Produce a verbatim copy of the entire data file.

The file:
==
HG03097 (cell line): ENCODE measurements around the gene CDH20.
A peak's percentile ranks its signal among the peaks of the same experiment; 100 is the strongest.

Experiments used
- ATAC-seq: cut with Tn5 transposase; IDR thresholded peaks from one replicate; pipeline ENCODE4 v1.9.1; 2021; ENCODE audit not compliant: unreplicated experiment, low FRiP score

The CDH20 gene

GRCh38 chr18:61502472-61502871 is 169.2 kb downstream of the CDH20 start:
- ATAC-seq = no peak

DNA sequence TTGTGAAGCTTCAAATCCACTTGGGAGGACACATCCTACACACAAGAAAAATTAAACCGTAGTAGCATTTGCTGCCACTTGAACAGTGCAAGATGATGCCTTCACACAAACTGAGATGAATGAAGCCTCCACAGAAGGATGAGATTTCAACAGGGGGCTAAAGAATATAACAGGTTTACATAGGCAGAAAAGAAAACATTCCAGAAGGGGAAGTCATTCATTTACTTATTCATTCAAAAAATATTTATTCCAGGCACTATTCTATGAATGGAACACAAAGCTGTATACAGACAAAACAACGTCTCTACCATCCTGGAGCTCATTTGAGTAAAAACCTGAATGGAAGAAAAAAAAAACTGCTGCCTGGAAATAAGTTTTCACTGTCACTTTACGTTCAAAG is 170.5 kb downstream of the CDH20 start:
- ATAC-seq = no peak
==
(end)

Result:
HG03097 (cell line): ENCODE measurements around the gene CDH20.
A peak's percentile ranks its signal among the peaks of the same experiment; 100 is the strongest.

Experiments used
- ATAC-seq: cut with Tn5 transposase; IDR thresholded peaks from one replicate; pipeline ENCODE4 v1.9.1; 2021; ENCODE audit not compliant: unreplicated experiment, low FRiP score

The CDH20 gene

GRCh38 chr18:61502472-61502871 is 169.2 kb downstream of the CDH20 start:
- ATAC-seq = no peak

DNA sequence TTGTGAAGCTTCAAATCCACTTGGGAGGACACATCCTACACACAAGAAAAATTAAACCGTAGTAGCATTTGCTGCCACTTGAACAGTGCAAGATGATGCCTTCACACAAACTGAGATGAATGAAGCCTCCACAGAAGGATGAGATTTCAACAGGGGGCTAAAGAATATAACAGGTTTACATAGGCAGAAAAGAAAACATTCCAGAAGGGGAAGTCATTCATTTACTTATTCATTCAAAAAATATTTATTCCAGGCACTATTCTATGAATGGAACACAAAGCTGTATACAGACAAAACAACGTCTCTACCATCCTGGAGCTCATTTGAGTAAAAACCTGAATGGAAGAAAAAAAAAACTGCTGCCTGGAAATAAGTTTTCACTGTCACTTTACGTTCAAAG is 170.5 kb downstream of the CDH20 start:
- ATAC-seq = no peak